Which is still not to claim by any means that we have here a flawless Godzilla narrative. So let’s nitpick a bit.

This book seems to forget that MUTO is a generic term for kaiju and, unlike the first book, uses the term only to refer to MUTO Prime and the other giant insect-like monsters. Of course the first movie also acted as if MUTO primarily referred to the two insectoid beasties, and GKOTM seems to have replaced the general term “MUTO” with “Titan,” but it still feels a little weird to me. Calling the new monster MUTO Prime still feels like “Monster Prime” to me.

Speaking of names, the monsters go through a LOT of them in this book. MUTO Prime is also called the Unclean Thing, Jinshin-Namazu (sort of), and Jinshin-Mushi. Dagon is a name given to another Godzilla that appears on ancient Phoenician paintings, but Godzilla is also called Raijin at one point. It can be mildly confusing. (That said, I was amused to see that the high-tech backpacks used to scale a cave are called “katatsumuri,” which means “snail” in Japanese.)

Parts of the story are also a little too… easy, I guess. Things get tied up really quickly sometimes, such as Jonas (though I am guessing he probably features in GKOTM in some capacity), and there is a point in the story where Emma needs a special gadget to use against Prime and she coincidentally had worked on just such a device years before and manages to get her hands on it in the nick of time.

In my copy, too, there are a number of pictures sprinkled throughout the book taking up whole pages which are just… sightings of Godzilla, I guess. Stuff like a photograph of vacationers at the beach with Godzilla’s spines sticking out of the water, or a surfer riding a wave partially glowing or somesuch, along with notes from Monarch about how this might be Godzilla. The pictures have nothing to do with the story in the comic and seem completely superfluous, just taking up pages without adding anything to the story. I mean, gosh, it’s not like readers of the book are going to be surprised that Godzilla exists in the universe of the comic. Why include this stuff?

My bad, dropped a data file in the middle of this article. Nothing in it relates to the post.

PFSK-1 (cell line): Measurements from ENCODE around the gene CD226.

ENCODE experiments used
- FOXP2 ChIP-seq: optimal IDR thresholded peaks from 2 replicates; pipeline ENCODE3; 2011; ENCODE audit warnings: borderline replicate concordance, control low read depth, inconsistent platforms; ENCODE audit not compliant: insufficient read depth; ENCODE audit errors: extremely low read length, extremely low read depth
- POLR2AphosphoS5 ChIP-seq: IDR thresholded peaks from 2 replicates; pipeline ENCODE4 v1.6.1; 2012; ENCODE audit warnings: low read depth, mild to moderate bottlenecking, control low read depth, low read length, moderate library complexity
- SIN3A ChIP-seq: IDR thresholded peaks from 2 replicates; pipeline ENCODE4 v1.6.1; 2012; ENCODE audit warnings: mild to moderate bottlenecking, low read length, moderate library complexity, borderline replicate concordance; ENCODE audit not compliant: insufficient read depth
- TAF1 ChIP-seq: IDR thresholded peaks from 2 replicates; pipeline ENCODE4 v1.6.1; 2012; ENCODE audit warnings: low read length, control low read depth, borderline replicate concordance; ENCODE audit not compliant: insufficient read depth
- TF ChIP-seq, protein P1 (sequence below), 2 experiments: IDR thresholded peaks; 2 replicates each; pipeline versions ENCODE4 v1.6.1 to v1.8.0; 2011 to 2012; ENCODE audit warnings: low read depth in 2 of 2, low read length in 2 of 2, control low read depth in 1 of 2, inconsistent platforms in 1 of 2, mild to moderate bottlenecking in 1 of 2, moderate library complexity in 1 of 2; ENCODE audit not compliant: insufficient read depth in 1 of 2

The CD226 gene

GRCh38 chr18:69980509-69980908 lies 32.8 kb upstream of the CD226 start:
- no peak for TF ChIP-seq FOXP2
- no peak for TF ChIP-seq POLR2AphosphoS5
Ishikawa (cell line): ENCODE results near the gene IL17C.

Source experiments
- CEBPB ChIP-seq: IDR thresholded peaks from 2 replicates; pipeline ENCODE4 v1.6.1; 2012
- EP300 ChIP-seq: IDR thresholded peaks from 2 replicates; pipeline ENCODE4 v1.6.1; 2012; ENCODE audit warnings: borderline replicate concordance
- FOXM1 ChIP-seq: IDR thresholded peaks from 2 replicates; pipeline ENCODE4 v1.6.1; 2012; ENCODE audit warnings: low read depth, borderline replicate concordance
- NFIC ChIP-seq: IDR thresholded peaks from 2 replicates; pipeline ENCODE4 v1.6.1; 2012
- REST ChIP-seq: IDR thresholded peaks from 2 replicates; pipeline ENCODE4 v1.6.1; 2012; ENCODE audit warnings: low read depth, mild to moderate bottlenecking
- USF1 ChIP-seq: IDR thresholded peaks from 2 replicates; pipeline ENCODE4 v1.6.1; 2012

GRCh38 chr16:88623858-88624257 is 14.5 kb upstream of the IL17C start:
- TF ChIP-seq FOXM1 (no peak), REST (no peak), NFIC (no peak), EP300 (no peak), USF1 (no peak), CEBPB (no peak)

Oh yes, and the explanation of MUTO Prime is really quite strange. Emma presents a few wacky theories, such as maybe MUTO Prime is the fully adult version—more adult than the MUTOs who were fully capable of breeding in the 2014 film. The theory is that, after mating, the female MUTO might eat the male and then grow into a Prime. Or maybe it’s like a version of the MUTOs that results when MUTOs overpopulate an area and then kill each other in mortal combat, the last remaining one being a buffed up evolutionary superior version. Or something like that. It’s pretty wacky.

Still, for the most part I enjoyed the comic. It’s a nice little adventure, with some tie-ins to the Kong Island comic, and even a taxidermied Death Jackal in the background of one scene (in the same panel can be seen a pic of Ghidorah on one of the monitors). The painted cover art is also very striking on the standard book, and the Art Adams cover is also pretty awesome—I prefer both over the art for the first book. While nothing particularly groundbreaking, for fans looking for a reasonably exciting side-story to add a few details to the expanding MonsterVerse, this book pretty well fits the bill.